Left-Handed Amino Acids
I Timothy 4:4
“For every creature of God is good, and nothing to be refused, if it be received with thanksgiving:”
Most people remember from their high school days that amino acids are the building blocks from which proteins are built. However, most people are not aware of how special the arrangement of amino acid molecules is.
Amino acid molecules are asymmetric. They are compounds of the element carbon, and a carbon atom can have four bonds, all arranged in space, as if pointing to the corners of a tetrahedron. Sometimes a carbon atom will have four different groups attached to it. If that happens, then the molecule can exist in two mirror images. If the mirrored molecules are separated, then it is found that one arrangement rotates polarized light clockwise (“to the right”), while the other does so by the same angle counter-clockwise (“to the left”). But the arrangement of the four groups around the asymmetric carbon is not directly predictable. So the arrangement of the molecules is compared to molecules of right-rotating and left-rotating glyceraldehyde. The two arrangements (called enantiomers) of glyceraldehyde are given the prefixes D- (for dextro – right) and L- (for laevo – left). If the arrangement of a molecule is in the same format as D-glyceraldehyde, then it is also labeled as D-, even if it rotates light counter-clockwise.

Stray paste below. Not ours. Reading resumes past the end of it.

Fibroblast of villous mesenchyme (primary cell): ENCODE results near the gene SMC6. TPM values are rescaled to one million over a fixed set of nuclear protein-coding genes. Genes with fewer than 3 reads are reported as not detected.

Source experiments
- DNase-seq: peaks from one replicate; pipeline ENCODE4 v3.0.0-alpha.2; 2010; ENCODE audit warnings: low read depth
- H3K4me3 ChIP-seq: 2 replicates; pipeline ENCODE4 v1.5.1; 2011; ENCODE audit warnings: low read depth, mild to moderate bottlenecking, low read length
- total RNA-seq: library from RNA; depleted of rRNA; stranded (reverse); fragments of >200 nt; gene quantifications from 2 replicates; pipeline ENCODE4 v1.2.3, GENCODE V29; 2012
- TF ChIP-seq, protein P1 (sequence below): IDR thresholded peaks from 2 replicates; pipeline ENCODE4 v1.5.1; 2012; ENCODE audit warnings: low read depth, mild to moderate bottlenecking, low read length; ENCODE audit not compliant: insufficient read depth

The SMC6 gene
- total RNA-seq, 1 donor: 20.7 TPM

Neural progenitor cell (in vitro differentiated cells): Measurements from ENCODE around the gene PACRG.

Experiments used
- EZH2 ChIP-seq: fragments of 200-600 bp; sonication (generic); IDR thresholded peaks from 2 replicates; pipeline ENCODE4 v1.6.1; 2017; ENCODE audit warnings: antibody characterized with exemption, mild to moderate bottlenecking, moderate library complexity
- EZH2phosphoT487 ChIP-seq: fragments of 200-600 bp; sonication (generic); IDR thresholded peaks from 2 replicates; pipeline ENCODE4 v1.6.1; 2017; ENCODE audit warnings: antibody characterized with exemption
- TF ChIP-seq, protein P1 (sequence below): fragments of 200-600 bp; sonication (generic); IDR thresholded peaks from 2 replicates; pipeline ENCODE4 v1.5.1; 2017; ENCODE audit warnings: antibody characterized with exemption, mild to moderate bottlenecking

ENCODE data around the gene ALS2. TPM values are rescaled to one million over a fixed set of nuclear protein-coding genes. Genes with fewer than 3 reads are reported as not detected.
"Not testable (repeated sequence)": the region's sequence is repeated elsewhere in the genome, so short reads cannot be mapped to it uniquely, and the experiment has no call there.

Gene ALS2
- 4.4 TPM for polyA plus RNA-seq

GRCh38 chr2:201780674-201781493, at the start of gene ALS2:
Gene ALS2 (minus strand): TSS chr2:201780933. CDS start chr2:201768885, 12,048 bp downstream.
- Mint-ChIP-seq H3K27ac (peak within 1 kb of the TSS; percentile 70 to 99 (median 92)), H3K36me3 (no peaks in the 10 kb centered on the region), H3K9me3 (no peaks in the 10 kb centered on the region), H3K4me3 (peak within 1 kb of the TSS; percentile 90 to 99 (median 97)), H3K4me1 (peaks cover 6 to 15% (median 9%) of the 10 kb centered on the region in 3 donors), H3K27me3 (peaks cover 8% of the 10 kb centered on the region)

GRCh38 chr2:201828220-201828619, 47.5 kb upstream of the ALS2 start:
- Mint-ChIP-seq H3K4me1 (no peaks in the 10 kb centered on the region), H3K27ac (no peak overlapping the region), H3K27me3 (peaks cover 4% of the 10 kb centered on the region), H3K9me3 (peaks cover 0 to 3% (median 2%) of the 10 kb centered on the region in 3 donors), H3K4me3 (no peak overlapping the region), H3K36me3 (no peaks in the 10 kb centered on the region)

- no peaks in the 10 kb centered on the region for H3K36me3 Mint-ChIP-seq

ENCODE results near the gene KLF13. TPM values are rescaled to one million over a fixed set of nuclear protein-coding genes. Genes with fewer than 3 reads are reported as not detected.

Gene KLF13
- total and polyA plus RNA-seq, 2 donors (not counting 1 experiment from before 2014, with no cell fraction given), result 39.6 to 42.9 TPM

All this complicated talk leads to this point. An experiment, producing an amino acid would always make 50% D and 50% L. Yet, all amino acids in nature have the L-form. And all natural sugar molecules have the D-form. This remarkable fact suggests that these natural molecules were not designed by random chance.
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